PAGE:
She has the power.
Kicking off with that hoary pseudo-scientific chestnut that humans use only 10% of the brain’s capacity, Luc Besson has come up with a dizzyingly silly, extravagantly enjoyable sci-fi thriller in which Scarlett Johansson gets to deploy the other 90%.
The latest in a line of gorgeously lethal Besson heroines, Johansson’s Lucy starts the film as a naïve expat American living in Taiwan whose lack of smarts allows her to fall into the clutches of a vicious criminal gang.
The crooks, headed by Oldboy star Choi Min-sik’s ruthless Mr Jang, have an experimental new drug they wish to peddle in Europe, a synthetic version of the hormone CPH4 that women release during pregnancy. And the unwilling Lucy is press-ganged to be one of their mules, with a batch of the drug sewn into her abdomen.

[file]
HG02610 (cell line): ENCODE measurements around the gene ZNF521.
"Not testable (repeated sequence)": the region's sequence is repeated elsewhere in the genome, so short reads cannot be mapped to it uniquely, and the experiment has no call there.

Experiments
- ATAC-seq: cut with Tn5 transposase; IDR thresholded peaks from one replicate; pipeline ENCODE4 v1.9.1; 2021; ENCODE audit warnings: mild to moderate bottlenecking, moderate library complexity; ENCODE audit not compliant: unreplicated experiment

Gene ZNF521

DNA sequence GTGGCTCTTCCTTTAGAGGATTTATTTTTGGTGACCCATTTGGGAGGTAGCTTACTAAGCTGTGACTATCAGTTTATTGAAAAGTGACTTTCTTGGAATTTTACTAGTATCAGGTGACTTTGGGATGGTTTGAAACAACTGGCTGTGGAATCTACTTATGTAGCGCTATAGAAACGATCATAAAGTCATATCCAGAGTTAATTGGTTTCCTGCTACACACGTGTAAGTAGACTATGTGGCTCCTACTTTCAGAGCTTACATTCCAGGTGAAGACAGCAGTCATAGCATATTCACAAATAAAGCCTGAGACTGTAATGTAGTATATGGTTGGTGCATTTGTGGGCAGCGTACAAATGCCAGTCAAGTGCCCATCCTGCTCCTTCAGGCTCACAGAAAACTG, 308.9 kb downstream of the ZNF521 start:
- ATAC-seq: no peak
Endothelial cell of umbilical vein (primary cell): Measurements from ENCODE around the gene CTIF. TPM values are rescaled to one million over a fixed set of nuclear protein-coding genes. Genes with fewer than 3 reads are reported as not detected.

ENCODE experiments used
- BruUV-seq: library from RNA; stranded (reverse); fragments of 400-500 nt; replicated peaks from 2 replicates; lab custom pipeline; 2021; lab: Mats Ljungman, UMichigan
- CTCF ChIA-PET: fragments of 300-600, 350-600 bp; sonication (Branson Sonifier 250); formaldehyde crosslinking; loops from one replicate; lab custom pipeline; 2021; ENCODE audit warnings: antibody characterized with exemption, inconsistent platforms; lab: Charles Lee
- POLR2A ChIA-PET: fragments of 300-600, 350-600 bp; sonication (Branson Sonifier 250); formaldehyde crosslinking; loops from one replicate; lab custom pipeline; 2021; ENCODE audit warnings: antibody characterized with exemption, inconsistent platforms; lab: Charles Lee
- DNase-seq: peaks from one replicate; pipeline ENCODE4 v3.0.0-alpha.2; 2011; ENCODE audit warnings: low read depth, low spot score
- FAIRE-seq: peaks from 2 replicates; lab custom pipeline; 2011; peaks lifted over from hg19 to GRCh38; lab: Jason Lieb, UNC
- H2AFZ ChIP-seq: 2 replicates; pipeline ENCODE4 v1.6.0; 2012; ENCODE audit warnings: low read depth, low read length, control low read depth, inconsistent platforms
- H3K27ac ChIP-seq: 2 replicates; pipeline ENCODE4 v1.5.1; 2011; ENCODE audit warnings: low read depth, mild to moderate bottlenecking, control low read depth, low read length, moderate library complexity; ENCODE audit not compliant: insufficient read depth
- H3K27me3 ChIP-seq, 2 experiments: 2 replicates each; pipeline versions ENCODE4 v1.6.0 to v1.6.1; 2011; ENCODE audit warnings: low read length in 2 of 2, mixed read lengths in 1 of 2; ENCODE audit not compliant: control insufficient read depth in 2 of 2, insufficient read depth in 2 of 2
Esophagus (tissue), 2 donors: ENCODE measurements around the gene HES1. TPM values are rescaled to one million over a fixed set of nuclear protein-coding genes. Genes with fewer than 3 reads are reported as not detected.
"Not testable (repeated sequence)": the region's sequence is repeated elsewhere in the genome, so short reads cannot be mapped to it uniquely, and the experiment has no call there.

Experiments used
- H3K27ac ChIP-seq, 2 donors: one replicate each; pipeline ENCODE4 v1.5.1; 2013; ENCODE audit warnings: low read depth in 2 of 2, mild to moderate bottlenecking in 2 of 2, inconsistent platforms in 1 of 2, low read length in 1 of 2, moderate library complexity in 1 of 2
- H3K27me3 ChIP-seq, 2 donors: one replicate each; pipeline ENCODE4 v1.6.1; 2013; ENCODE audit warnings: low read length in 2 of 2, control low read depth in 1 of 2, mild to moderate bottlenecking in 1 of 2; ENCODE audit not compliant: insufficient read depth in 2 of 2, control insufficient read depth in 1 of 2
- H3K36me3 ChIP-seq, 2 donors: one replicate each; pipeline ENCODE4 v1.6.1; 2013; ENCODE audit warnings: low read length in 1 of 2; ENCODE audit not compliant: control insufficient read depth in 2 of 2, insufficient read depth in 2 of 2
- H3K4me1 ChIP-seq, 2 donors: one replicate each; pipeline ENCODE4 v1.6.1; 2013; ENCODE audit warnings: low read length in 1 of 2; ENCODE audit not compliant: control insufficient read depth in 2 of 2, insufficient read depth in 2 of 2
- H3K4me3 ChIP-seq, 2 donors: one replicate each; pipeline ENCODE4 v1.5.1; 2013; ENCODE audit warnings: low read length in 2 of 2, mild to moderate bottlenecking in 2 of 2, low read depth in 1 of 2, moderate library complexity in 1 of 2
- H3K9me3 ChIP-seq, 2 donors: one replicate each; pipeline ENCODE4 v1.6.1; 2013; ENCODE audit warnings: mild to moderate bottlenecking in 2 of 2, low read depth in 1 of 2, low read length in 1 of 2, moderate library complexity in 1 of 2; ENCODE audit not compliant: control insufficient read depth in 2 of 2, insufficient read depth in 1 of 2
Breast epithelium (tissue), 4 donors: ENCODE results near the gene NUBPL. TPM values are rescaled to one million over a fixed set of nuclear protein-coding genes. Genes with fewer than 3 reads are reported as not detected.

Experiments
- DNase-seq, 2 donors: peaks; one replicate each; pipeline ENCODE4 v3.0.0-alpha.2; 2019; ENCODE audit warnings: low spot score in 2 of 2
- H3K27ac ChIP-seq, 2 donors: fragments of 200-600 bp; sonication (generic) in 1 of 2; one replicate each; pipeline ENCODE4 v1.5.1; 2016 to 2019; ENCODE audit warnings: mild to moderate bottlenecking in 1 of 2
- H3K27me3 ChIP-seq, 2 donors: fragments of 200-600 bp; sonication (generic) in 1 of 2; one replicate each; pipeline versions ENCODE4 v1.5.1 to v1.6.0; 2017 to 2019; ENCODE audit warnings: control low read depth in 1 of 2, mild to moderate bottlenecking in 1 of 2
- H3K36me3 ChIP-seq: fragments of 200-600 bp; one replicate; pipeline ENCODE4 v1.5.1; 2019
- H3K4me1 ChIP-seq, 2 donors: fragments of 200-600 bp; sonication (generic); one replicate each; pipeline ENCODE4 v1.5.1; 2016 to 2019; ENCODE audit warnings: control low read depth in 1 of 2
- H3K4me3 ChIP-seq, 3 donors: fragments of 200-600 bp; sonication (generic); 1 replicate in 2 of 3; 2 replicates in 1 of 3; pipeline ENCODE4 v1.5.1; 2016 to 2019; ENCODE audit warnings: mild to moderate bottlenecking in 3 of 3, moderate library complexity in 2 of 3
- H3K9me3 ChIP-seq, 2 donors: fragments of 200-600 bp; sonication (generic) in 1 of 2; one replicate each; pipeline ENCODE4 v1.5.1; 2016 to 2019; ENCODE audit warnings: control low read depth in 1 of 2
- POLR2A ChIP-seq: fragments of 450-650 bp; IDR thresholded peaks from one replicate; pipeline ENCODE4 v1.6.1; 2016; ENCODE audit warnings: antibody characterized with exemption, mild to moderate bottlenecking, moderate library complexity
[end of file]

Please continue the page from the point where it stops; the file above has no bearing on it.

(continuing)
En route, however, the drug leaks into her bloodstream, enormously boosting her brainpower and turning her from luckless dupe into superhuman ass-kicker. As Lucy’s powers increase, Besson really lets loose. There are shoot-outs, of course, and a blistering car chase through Paris, interspersed with dollops of cod science from Morgan Freeman’s exposition-spouting evolutionary biologist to give us a handle of sorts on what is going on.
It gets even weirder before the end, whizzing towards the outer reaches of metaphysics in a manner that recalls Kubrick’s 2001: A Space Odyssey (one of Besson’s touchstones for the film, apparently). Not everyone will want to hang on for the ride, but Johansson radiates transcendental cool, the action scenes zing and the images really fizz.
Certificate 15. Runtime 89 mins. Director Luc Besson.